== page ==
Grieving family campaigns for Ryan’s Law recognition


Ryan Saltern died in 2019 when he was run over by a car in St Teath

7th April 2021

By Matt Dixon

The family of a Truro postman who was killed in a hit and run incident is lobbying the government with a new petition to change the law.

Ryan Saltern, from Probus, died after being run over by a car in St Teath whilst walking home from a carnival with a friend on July 28, 2019.

The driver, Wayne Shilling, was later convicted of failing to stop and failing to report an accident.
Ryan’s inquest was held last week and his family issued a statement: “Shilling’s car caused the fatal blow and he admitted to drinking four cans under oath (with the weakest of lager, that would be twice the legal limit).

“He may not have been able to avoid him with the poor lighting and visibility but he didn’t stop at all and he would have known as he was closer to him that there was a person in the road.

“He dragged our son, Ryan, 18 metres across the road before his body came out from under the car. The fact Ryan’s friend can’t remember anything is extremely stressful for the family.”

Shilling, who lives in Delabole, continued down the road and was uncontactable for 36 hours, before his father called the police and Shilling was arrested.

Last August the 39-year-old received a suspended jail sentence for failing to stop and failing to report an accident. He was banned for 12 months and given a four-month curfew.

The family statement added: “I know when you’re drinking your reactions are different but I know Ryan liked a drink and was having fun that night at the marquee and when he left.

“He could walk and was mucking around with his friends. How he came to be in the road is the missing link and we don’t know if he tripped, fell or anything else.

“What we do know is that Ryan’s blood confirmed he was three times the driving limit with no other substances at all.

“Just an equivalent of two cans more than Shilling. Ryan was out having fun and walking and not behind the wheel of a car.”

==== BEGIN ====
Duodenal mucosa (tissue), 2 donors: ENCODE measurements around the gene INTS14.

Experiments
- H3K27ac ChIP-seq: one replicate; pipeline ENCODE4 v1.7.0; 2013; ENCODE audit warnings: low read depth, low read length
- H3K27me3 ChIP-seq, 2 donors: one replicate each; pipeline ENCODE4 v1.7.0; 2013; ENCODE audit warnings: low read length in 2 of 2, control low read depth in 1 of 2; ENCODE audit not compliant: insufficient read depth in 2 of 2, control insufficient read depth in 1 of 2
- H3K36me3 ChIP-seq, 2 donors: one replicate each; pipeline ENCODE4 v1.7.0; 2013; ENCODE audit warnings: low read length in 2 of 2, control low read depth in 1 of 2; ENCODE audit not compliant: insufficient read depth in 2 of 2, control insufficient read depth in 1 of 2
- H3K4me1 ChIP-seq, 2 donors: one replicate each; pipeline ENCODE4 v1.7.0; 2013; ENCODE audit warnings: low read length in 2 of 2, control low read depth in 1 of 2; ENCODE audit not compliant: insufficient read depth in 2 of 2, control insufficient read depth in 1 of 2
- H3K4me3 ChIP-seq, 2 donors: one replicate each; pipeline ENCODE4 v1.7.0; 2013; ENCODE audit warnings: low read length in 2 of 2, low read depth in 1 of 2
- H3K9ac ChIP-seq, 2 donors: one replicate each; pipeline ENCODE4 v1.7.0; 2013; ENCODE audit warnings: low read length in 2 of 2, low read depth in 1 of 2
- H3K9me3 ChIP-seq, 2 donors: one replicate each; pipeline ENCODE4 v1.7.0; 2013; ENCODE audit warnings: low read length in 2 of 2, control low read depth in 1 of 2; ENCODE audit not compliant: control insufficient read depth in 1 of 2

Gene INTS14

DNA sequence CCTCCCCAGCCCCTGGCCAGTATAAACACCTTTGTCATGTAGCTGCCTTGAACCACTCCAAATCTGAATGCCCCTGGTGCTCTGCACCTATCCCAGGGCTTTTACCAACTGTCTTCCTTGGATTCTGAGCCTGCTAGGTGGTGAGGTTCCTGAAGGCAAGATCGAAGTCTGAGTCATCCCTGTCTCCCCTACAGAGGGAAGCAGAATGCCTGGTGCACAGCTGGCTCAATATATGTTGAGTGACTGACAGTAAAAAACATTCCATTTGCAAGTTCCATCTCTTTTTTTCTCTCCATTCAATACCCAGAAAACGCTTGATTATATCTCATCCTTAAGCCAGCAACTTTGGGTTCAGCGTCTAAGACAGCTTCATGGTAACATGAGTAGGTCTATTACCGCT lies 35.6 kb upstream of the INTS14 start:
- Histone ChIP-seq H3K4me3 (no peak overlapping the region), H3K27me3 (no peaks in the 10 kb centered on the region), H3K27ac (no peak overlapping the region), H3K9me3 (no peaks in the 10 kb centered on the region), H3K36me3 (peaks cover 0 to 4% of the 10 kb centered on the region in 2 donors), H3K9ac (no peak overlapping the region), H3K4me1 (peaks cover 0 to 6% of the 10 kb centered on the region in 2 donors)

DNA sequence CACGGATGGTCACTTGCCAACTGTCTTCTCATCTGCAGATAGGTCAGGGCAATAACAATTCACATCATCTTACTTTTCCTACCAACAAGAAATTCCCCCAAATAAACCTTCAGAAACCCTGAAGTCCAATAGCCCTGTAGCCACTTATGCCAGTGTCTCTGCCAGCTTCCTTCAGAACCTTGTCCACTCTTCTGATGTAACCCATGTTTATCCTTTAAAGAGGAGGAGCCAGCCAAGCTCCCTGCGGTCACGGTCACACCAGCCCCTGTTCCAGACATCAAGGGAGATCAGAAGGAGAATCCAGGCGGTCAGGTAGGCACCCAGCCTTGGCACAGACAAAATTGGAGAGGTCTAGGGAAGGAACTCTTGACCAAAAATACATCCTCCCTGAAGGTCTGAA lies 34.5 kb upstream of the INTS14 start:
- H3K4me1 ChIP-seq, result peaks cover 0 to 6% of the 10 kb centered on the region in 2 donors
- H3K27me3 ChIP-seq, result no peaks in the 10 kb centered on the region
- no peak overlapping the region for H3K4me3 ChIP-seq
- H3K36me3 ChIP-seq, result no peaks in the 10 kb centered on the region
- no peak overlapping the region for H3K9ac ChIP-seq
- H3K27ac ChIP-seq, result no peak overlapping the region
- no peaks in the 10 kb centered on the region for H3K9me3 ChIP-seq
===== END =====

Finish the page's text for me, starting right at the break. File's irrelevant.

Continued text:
Over the past 12 months, Ryan’s family and friends have supported numerous petitions seeking justice for families who have lost loved ones to hit and run drivers.

Two petitions have gained more than 100,000 signatures and are awaiting dates for them to be discussed in parliament.

The newest petition is called Ryan’s Law: Widen definition of ‘death by dangerous driving’, which argues that the charge should also include failing to stop, calling 999 and rendering aid on scene until further help arrives. Currently there are just over 60,000 signatures in support.

That petition was started after the government’s response to a previous one, which asked for more punitive powers for failing to stop offences.

The Department of Transport said: “Ministers are aware of the tragic circumstances surrounding the death of Ryan Saltern and extend their sympathy to family and friends.

“Failure to stop and report offences are often referred to as “hit and run”, but this is not an accurate reflection of the offence. The offence is designed to deal with behaviour relating to failing to stop, not as an alternative route to punish an offender for a more serious, but unproven offence.

“The Government takes this issue seriously. The Department of Transport is looking into the issue of such incidents of failure to stop resulting in death or serious injury, and exploring whether there are further options that can be pursued.”

Anyone wishing to sign the latest petition, which was started by Ryan’s sister Leanne, can log on to

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